Apart from that, the morning is the best time to see the pandas at their most active. Many of them were busy stripping the bamboo for their breakfast. They all seem to be very happy, although I’m not sure whether I am fit to make that assumption. I could have spent many more hours just looking at the pandas going about their daily business, they are mesmerising. It is a bit like a bun fight though, as every Chinese and their mother need to have a selfie with every panda in the park. Oh well, I didn’t really expect a private audience…
There were also Red Pandas in the park. I didn’t actually know that a red panda existed – and it doesn’t actually look like a giant panda either. It is red (obviously) and looks more like a fox or a raccoon. Not at all as cuddly looking as the black and white bear type panda. Nor as photogenic. They look a little feisty rather than friendly.
We left the park and moved on to the Panda Restaurant for lunch, which happens to be just opposite our hotel. Another list of Sichuan area dishes to add to the growing number of delicacies we have tried, including today lotus flower vegetables. Think I will give that one a miss in future, although we did have a lovely chicken dish which we had to avoid chewing the “tongue numbing” peppers that were in it. Hmmm.
We had a few hours r and r until we were collected at 5.20pm for our evening “Foodie Tour”. There is a tour called the Lost Plate of Chengdu that involves local dishes at local establishments – but that was full, so we got another one! Eva took us to meet our guide on the corner of a really busy junction – there were bikes and motor bikes going in every direction. The street was full of street food and vendors selling everything from mobile phone covers to flowers. We then met Cecile and the driver – of a bright red, battered and very old tuk-tuk. Our transport for the evening. It actually had “luxury upgrade” on the side – I’m glad we got the business class version!
We set off – and joined the throng of bikes that travelled in every direction and, of course, in and out of the traffic. This is going to be an adventure! Our first stop was at a small side street café full of locals. The outside tables were full, so we had to sit indoors in the “sauna”. We had pancakes here (I am sure there is a different name, but that is basically what they were). One spicy, one not so spicy and one sweet. All very edible, albeit not the Michelin star restaurant standard one could become accustomed to.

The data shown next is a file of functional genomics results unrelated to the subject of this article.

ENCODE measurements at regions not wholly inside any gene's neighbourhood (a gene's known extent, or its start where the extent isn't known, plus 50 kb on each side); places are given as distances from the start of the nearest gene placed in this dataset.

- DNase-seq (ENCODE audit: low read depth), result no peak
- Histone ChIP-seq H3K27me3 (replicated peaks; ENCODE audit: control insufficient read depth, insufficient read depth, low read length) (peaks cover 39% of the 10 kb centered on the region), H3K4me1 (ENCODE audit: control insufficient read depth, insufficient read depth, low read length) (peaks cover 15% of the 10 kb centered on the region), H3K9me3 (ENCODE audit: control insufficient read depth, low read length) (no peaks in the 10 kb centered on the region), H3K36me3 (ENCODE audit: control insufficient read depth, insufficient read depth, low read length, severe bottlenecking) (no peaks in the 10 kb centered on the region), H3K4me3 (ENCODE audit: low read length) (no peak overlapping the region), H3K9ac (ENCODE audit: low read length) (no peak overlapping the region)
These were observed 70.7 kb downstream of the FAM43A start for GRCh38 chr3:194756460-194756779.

Our next stop was very different. We had to climb in through the window. I thought she was joking, but no. We had to climb up the steps, in through the window, and down some more steps inside. Unfortunately (or fortunately) it was then closing so we were too late. Not a problem, says Cecile. The family owns another one down the road. So, in the tuk-tuk we got again and drove (or wound around cars, bikes, pedestrians and anything else that looked remotely as if it would get in the way) to the next place. No tables anywhere – so they just went and got one and set it up further down the wall. We had pork dumplings here – one lot in a plain soup, and one lot in a spicy sauce. Not too bad again – but there were far too many, so we got a take-out bowl for Cecile to have later. She tried to teach Paul how to say “I love pandas” in Chinese. The best he came out with was “I love chest hair” which seemed to amuse her immensely.
The next place had a pan of beef cakes frying out the front. We had one of those, together with a bowl of what looked like noodles and vegetables. The beef pattie thing was quite tasty – a bit like a sausage roll but with beef in the middle instead of pork. The noodles were another matter – and they also had a bit of pig’s intestine as a dressing on the top to add to the taste. No. It didn’t add to the taste at all. The noodles were made with sweet potato flour – the lady decided that we needed a demonstration so she made some and showed us how they were cooked. It sounded as if it should have been edible, but it really wasn’t. Perhaps it was the pigs intestine that put me off…..
Onwards. We actually turned up outside a restaurant that looked half decent – well I say that as opposed to where we had been in the last couple of hours. Here, we were having a cold hotpot, sweet noodles and a glutenous lump of what looked like blancmange in a sugar syrup. OK. Let’s start with the cold hotpot. It was actually skewers full of chicken feet. In for a penny – it was a bit hard biting off the end because you could actually see the outline of the nail. I had a couple of toes and that was enough. Paul declined…. The sweet noodles were OK, but the blancmange blob was quite tasteless. Then the guide decided to ask me why I had chosen Paul. She commented how unhappy he usually looked. Ha! It probably had something to do with trying to feed him chicken feet and having to climb through windows to get to a table. She told him to smile more. Let’s see how long that lasts…..
That was a very interesting evening – not exactly full of food that I would readily order again (and some that I would definitely avoid) but a really good experience. We ate at the restaurants that Chinese locals frequented, we ate with a local, and we travelled like the locals. Nice to come back to a five star hotel though…..
Day Thirteen – Tuesday 18th June